As we move into February, spring feels like it’s almost within touching distance. And thoughts naturally turn to the garden. But what if your garden looks more like… this?
A garden can be such a valuable addition to a home. Almost providing an additional room. But when you’re presented with a wilderness, where do you even start?
Five Steps for Clearing an Overgrown Garden
Start by removing any rubbish
It’s amazing just how much junk can build up in a garden over time. As well as plant pots and tools, you’ll find toys, crockery, cutlery, possibly more than one mug from cups of tea long put down and forgotten. You’ll find bits of junk put out there to ‘deal with later’ – often by previous residents – only to find that ‘later’ never came. Broken fences, barbeques, sludge-filled ponds, and impromptu compost heaps. In most instances, it will be far more than you can fit in your household waste. If you have the space, hiring a skip might be an option. Otherwise, speak to your local waste collector to discuss other simple solutions.
Strim the grass
It’s impossible to see what you’ve really got to work with if the space is full of waist-high grass. But go steadily. Because you never know what is lurking in that savannah! And don’t go straight in with your mower, because it was not designed to handle tall grass. Unless you’re planning to start another compost heap, bag up your cuttings for council collection. Or, if you think you’ve got more greenery to cull – hedges to trim, trees to come down – book a garden waste collection.
Look at any structures
If you have a shed or a summerhouse or even an archway or an arbour, you need to check its viability. If it is structurally sound and will be used, think about reviving it. Sand it down, clear it out, give it a lick of fresh paint, and you’ll be surprised at how much better it looks. But if it’s falling apart or simply unwanted, you need to remove it. If you have the will and the wherewithal, you can probably do this yourself and take the remnants to the tip. If not, contact your local shed dismantle and removal service. They’ll break your shed, take the bits away, and tidy up afterwards!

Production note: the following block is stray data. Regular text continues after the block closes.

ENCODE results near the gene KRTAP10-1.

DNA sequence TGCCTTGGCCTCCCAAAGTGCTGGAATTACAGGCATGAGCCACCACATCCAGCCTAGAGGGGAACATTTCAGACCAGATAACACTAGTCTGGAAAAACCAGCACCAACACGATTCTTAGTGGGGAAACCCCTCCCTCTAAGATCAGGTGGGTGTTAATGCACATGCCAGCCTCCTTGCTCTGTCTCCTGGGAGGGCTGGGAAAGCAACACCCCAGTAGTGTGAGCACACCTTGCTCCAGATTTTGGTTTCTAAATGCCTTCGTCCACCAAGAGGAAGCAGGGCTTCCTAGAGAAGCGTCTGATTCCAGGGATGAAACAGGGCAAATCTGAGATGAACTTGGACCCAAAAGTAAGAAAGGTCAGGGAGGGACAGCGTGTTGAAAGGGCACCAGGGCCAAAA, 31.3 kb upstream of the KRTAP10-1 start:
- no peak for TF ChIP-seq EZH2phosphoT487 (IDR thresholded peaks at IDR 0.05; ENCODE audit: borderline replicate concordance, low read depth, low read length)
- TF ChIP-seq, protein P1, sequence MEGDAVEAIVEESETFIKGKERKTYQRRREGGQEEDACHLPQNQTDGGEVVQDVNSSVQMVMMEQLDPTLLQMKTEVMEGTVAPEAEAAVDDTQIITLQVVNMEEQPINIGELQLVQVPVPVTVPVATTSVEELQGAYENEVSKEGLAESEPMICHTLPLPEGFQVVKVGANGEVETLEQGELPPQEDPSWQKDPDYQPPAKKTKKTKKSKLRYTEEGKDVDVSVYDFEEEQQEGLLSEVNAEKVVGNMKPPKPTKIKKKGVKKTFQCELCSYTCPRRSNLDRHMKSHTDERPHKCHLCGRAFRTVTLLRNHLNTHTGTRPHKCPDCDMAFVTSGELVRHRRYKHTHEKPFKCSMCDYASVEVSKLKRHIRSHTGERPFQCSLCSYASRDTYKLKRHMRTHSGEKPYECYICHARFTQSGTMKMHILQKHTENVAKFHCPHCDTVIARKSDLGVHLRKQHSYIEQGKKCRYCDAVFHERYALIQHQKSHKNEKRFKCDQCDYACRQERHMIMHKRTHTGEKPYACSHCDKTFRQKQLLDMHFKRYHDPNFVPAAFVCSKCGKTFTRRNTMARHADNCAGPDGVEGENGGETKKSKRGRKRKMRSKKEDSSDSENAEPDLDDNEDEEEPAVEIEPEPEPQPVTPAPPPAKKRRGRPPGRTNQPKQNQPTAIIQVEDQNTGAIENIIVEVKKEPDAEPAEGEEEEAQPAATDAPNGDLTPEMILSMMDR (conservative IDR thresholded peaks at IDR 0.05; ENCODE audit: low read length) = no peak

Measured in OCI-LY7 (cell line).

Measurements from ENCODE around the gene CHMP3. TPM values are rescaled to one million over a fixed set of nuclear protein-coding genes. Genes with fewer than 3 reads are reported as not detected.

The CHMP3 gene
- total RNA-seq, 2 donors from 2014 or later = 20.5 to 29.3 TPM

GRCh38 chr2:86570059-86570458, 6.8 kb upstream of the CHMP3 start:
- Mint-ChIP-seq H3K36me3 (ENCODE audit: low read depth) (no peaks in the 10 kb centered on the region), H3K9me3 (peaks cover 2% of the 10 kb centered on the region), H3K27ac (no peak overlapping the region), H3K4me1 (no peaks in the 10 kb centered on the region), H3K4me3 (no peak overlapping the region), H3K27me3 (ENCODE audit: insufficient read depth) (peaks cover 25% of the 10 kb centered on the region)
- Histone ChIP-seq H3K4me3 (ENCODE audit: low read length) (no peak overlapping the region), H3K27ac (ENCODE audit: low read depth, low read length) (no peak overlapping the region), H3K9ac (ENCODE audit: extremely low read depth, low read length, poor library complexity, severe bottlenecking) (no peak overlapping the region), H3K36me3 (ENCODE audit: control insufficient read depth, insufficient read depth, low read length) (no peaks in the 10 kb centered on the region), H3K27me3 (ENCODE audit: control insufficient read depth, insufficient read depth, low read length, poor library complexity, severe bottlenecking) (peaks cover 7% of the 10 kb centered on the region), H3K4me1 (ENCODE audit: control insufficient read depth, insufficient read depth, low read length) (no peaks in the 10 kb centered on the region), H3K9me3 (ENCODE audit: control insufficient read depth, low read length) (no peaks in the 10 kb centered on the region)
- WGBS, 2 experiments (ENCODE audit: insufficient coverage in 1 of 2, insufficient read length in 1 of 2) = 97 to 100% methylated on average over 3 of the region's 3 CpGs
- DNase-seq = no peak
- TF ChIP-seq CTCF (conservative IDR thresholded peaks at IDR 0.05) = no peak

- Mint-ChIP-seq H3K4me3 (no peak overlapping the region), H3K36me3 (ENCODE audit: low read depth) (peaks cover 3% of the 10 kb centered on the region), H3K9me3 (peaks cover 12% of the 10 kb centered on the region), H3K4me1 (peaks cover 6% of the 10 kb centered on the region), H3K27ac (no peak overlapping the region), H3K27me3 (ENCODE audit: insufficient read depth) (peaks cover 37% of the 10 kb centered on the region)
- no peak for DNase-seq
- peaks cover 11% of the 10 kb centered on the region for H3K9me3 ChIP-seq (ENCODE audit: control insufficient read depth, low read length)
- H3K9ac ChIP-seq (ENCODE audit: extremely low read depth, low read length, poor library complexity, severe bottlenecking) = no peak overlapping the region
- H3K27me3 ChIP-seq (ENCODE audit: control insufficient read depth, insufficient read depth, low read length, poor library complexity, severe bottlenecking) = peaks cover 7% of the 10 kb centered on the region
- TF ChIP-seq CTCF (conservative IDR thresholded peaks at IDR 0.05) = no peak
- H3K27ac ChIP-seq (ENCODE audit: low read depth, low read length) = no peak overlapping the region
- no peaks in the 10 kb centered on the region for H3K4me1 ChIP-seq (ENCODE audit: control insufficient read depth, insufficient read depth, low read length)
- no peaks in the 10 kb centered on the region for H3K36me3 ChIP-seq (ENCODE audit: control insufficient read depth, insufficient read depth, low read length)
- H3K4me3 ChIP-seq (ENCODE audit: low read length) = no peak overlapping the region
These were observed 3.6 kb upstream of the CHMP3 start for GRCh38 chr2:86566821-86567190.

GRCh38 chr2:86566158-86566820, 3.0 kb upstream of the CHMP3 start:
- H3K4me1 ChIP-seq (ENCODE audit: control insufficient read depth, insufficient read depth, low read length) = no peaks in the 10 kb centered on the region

Check the paths and patios
If a garden has been left untouched for long enough, the weeds will take over everything. And in some cases, this can damage any paving. If paving is loose, it can easily become a trip hazard. So, you need to asses whether it can be repaired with a bit of cement. Or whether you’ll be safer removing it entirely and starting afresh. If the latter, it may be worth booking a professional waste collection service.
Work in sections
Once you’ve worked through the major garden clearance, it’s time to focus on the detail. Weeding can be overwhelming if you tackle a garden as a whole. So, break it into sections. Work on one section at a time and clear it thoroughly. That way, you can see daily progress and won’t become too disheartened.
Congratulations! Now you’ve reached the fun bit! You have a blank canvas to plan your new outdoor escape. But don’t just dive in. Take time to consider the orientation of the garden, where you’d like to sit for a morning coffee, where you might want to relax with a glass of wine at night. Think about how you’ll use the space – growing, playing, dining, sunbathing, or maybe a combination of them all. Think about screening out the neighbours. And plants with scents that you love near the house. Map it all out. And then, you can again get busy!
If you’re looking for help with garden waste removal, get in touch with Leeds Junk & Rubbish.